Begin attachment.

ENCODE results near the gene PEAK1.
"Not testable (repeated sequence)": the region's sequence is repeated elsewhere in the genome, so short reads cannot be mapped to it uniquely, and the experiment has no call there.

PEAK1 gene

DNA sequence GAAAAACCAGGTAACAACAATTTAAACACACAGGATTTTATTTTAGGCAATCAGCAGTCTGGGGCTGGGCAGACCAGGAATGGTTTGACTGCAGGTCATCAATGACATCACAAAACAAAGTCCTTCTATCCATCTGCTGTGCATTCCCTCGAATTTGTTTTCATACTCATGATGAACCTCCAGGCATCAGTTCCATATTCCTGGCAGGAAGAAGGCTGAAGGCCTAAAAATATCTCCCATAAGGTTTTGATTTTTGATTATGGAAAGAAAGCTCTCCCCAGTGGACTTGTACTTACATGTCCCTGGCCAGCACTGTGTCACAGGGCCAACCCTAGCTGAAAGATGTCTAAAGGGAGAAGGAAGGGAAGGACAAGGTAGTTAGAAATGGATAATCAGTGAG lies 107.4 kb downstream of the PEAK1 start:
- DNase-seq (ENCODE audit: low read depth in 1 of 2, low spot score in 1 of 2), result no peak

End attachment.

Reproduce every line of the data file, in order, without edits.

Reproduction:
ENCODE results near the gene PEAK1.
"Not testable (repeated sequence)": the region's sequence is repeated elsewhere in the genome, so short reads cannot be mapped to it uniquely, and the experiment has no call there.

PEAK1 gene

DNA sequence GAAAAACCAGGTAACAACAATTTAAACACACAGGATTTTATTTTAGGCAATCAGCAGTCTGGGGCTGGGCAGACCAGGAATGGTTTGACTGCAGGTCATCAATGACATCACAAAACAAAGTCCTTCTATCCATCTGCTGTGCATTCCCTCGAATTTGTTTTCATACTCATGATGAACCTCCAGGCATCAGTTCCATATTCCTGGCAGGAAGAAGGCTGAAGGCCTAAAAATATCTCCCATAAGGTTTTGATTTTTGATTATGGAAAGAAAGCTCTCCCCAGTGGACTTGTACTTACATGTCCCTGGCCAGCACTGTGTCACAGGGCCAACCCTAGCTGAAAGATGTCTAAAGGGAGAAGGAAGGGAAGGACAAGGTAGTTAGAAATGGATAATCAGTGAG lies 107.4 kb downstream of the PEAK1 start:
- DNase-seq (ENCODE audit: low read depth in 1 of 2, low spot score in 1 of 2), result no peak